The British pressed for the parliament to issue a declaration this week stating that it would abide by the decisions taken by the summit. It will not do this because it has to wait for the European commission to table detailed legislative changes that it then scrutinises before it can reach a verdict. The commission proposals can only be tabled once the result of the UK referendum is known.

    Once the commission's legal texts are on the table, the parliament would move quickly to expedite the legislative process, Schulz promised, but he added: "I can't give a guarantee for the future of a legislation. No government can go to a parliament and say 'here is our proposal, can you guarantee a result'. This is, in a democracy, not possible."


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Subject: RE: BS: Britain and the EU
From: akenaton
Date: 18 Feb 16 - 03:25 AM

Most social conservatives view the EU in the same light as most "liberals" see the Church.

An unelected body imposing rules and laws upon them at will.

The difference of course, is that the Church's rules are rules of conscience......the EU rules are backed imprisonment or financial sanction.


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Subject: RE: BS: Britain and the EU
From: Richard Bridge
Date: 18 Feb 16 - 03:36 AM

Akenhateon - try to learn something about EU law before displaying more of your ignorance and bigotry.


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Subject: RE: BS: Britain and the EU
From: Richard Bridge
Date: 18 Feb 16 - 03:39 AM

http://www.europarl.europa.eu/external/html/legislativeprocedure/default_en.htm


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Subject: RE: BS: Britain and the EU
From: GUEST,Dave
Date: 18 Feb 16 - 03:47 AM

This seems to be a reaction to the president of the European Parliament making the somewhat uncontroversial statement that he cannot dictate to that parliament what its decisions on these matters will be, but that those decisions would instead me made by the democratically elected members of said parliament. Including those elected by the UK. Sort of like the way democracy should work, you should try it sometime Dave.


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Subject: RE: BS: Britain and the EU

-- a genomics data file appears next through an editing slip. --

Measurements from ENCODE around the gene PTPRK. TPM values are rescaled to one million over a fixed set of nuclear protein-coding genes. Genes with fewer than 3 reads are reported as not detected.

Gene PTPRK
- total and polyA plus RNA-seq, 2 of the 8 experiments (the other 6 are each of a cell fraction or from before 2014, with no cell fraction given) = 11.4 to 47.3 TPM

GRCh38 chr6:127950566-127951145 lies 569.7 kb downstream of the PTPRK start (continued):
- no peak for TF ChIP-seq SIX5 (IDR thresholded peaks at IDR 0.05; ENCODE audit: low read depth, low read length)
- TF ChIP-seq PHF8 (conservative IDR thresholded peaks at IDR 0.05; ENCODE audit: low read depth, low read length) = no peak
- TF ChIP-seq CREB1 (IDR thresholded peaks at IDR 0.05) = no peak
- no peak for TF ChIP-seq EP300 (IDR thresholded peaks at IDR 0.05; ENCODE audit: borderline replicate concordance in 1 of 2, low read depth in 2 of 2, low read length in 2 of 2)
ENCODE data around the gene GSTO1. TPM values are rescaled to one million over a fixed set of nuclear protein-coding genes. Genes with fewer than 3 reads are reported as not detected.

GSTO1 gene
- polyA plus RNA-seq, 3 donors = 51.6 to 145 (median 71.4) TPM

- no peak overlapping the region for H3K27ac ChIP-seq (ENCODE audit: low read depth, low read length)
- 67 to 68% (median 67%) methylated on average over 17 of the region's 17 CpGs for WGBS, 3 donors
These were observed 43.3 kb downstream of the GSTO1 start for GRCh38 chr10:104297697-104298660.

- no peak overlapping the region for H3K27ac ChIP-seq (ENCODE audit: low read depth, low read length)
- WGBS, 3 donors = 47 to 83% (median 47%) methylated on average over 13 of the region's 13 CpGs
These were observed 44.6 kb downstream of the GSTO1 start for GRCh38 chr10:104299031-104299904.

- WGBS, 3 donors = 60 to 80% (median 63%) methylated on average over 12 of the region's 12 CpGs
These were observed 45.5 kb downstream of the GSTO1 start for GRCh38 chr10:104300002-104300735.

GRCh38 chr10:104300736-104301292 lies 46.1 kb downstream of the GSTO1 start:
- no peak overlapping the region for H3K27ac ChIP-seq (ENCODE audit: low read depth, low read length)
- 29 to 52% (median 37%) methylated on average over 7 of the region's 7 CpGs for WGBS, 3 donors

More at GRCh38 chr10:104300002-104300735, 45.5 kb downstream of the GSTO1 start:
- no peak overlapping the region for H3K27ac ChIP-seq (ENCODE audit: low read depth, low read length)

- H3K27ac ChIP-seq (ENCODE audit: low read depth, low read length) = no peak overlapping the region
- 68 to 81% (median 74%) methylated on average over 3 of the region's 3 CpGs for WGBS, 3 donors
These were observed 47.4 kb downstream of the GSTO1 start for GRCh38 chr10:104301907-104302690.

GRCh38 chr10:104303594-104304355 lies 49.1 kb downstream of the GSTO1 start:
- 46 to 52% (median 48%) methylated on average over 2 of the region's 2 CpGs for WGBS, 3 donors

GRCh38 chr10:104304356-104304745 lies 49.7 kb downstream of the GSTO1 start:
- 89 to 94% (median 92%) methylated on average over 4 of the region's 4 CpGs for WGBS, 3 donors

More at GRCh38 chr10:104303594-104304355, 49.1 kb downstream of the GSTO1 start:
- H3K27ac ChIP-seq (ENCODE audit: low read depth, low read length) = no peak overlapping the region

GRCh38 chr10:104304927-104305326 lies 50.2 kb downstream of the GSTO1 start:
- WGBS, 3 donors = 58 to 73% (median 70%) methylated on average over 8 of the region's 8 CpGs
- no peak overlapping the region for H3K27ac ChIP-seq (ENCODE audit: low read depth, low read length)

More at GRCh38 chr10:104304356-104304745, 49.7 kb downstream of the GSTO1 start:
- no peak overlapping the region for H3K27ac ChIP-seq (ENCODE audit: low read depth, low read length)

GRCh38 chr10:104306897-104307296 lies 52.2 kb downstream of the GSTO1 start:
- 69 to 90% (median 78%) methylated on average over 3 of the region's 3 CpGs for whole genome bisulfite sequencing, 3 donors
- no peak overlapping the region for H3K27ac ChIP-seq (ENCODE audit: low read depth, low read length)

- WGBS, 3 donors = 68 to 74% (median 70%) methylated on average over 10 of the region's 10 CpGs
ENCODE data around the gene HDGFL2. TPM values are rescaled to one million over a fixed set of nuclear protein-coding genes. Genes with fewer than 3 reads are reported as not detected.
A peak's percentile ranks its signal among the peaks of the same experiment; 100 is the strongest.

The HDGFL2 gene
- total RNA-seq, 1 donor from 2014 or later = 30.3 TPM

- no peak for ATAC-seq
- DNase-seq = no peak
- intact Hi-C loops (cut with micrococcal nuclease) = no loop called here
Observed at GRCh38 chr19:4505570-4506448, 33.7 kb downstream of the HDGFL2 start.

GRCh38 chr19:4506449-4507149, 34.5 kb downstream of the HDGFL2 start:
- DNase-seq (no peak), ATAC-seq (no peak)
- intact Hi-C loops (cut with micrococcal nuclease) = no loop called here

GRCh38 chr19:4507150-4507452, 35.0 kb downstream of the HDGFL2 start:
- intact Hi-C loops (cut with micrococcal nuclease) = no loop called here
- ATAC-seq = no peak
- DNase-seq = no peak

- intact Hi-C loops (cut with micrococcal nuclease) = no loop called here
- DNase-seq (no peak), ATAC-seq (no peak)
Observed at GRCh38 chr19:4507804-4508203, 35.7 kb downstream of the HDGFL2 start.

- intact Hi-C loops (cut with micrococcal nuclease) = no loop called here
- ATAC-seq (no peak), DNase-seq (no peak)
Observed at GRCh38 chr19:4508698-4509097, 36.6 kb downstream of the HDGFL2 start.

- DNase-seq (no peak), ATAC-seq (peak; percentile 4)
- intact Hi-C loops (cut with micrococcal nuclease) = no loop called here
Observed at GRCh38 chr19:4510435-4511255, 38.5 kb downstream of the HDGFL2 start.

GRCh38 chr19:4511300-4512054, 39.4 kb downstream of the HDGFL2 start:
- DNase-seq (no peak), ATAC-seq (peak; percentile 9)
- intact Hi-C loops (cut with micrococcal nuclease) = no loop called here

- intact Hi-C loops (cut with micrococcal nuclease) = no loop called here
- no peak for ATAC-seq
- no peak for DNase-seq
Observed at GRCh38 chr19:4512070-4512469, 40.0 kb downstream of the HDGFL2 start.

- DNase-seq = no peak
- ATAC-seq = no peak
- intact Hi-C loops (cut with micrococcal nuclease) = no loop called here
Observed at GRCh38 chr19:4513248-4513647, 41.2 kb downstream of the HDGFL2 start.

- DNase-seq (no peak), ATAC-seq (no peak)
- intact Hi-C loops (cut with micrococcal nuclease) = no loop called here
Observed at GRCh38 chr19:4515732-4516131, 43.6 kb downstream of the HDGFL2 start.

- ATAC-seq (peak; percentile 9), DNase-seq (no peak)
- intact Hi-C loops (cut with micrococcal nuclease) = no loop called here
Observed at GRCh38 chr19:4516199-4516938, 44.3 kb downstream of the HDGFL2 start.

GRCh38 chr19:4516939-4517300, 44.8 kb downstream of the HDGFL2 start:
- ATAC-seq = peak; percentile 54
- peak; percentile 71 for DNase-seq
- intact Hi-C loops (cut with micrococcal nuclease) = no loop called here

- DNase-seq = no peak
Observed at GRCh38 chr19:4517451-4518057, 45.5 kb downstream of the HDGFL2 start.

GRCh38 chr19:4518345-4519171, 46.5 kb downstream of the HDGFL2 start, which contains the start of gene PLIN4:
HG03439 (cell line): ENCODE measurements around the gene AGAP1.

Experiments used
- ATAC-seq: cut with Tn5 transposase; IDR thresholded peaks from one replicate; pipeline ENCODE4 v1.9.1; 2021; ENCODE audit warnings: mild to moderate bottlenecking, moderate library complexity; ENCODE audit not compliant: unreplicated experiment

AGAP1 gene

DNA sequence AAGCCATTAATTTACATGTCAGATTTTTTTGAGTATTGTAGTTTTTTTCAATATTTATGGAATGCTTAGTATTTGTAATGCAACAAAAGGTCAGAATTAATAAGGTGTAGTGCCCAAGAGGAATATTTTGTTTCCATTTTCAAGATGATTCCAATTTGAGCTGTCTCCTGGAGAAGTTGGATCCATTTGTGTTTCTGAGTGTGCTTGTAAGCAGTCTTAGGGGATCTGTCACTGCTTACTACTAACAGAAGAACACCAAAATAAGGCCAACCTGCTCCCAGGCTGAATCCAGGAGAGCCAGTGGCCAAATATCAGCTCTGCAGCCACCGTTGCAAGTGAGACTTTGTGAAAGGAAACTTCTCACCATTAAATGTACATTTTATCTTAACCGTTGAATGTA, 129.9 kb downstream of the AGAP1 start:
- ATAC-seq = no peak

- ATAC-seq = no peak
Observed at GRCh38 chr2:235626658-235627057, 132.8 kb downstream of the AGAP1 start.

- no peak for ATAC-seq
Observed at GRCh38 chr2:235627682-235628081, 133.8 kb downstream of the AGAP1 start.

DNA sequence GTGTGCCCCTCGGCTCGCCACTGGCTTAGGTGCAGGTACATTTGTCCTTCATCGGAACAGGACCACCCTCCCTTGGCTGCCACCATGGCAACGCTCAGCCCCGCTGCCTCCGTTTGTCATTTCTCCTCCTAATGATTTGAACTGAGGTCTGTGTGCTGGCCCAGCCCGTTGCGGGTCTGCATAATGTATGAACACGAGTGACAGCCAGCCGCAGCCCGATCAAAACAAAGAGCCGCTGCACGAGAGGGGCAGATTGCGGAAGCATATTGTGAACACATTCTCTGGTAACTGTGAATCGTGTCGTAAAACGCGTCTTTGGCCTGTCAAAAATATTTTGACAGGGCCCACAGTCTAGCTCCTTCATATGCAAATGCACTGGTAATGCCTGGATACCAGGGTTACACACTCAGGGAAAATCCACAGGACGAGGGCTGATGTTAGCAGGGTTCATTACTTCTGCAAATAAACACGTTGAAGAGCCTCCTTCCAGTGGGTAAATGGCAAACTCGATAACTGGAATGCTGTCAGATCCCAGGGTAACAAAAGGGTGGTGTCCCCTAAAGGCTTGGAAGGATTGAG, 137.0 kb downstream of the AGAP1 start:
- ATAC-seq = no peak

From: GUEST,Musket
Date: 18 Feb 16 - 03:50 AM

It's a dangerous political game Cameron is playing. He is intelligent enough to know that it is absurd to think we can exist outside Europe, clever enough to play the numbers game with his party but assumes too much in terms of our influence with our partners.

He played the odds with Scotland and won. He went into the last general election and got a majority. My concern is that he is getting gung Ho and may think he can bury the little Englanders with a referendum. As we see with the Westlothian question, it will just become a neverendum.

I don't fear a referendum per se, but the levels of ignorance surrounding the debate are staggering. Of course we need to remain a strong partner in Europe. There is no alternative other than commissioning our inept military to regain the fucking colonies.

The op questions how the situation reflects democracy, I say it merely reflects politics.


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Subject: RE: BS: Britain and the EU
From: GUEST,Dave
Date: 18 Feb 16 - 04:31 AM

Cameron wants out of the EU and always has. But he sees that this would result in the UK unravelling, both politically and economically. So he does not want this to be his legacy. Instead he wants to be portrayed as having been forced into an anti-EU position by beastly foreigners.


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Subject: RE: BS: Britain and the EU
From: akenaton
Date: 18 Feb 16 - 04:38 AM

I didn't say that the EU was TOTALLY undemocratic Richard, I said most people see the process as undemocratic concerning the the laws and regulations which affect their countries.

Try reading and comprehension before mindless attack.